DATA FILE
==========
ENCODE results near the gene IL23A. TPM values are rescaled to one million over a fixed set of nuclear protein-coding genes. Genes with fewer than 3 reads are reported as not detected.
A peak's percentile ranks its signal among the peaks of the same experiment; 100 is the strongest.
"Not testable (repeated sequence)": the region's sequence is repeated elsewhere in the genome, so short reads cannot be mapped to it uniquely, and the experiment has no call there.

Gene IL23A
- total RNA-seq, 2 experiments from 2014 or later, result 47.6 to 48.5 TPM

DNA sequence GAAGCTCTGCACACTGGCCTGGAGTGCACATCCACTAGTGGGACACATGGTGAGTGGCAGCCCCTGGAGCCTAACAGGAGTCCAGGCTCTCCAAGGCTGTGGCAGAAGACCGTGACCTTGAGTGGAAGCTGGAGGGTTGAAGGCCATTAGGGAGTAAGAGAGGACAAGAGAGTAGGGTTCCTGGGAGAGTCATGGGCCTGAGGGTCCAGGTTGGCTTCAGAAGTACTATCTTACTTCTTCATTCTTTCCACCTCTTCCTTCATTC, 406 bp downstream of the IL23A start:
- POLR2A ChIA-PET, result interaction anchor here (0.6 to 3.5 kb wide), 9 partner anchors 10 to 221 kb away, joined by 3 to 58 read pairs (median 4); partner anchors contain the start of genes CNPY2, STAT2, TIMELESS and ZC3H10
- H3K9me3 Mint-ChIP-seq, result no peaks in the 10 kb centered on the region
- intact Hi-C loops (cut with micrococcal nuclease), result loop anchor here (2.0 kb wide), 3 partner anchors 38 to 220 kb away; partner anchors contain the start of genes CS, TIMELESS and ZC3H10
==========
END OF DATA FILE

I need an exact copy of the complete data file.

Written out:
ENCODE results near the gene IL23A. TPM values are rescaled to one million over a fixed set of nuclear protein-coding genes. Genes with fewer than 3 reads are reported as not detected.
A peak's percentile ranks its signal among the peaks of the same experiment; 100 is the strongest.
"Not testable (repeated sequence)": the region's sequence is repeated elsewhere in the genome, so short reads cannot be mapped to it uniquely, and the experiment has no call there.

Gene IL23A
- total RNA-seq, 2 experiments from 2014 or later, result 47.6 to 48.5 TPM

DNA sequence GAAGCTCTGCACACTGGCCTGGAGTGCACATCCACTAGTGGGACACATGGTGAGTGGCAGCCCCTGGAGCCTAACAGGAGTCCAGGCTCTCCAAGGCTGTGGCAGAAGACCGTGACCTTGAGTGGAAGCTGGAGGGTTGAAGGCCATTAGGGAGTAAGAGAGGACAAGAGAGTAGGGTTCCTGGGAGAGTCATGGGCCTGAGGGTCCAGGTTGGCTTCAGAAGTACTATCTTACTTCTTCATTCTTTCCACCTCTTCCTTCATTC, 406 bp downstream of the IL23A start:
- POLR2A ChIA-PET, result interaction anchor here (0.6 to 3.5 kb wide), 9 partner anchors 10 to 221 kb away, joined by 3 to 58 read pairs (median 4); partner anchors contain the start of genes CNPY2, STAT2, TIMELESS and ZC3H10
- H3K9me3 Mint-ChIP-seq, result no peaks in the 10 kb centered on the region
- intact Hi-C loops (cut with micrococcal nuclease), result loop anchor here (2.0 kb wide), 3 partner anchors 38 to 220 kb away; partner anchors contain the start of genes CS, TIMELESS and ZC3H10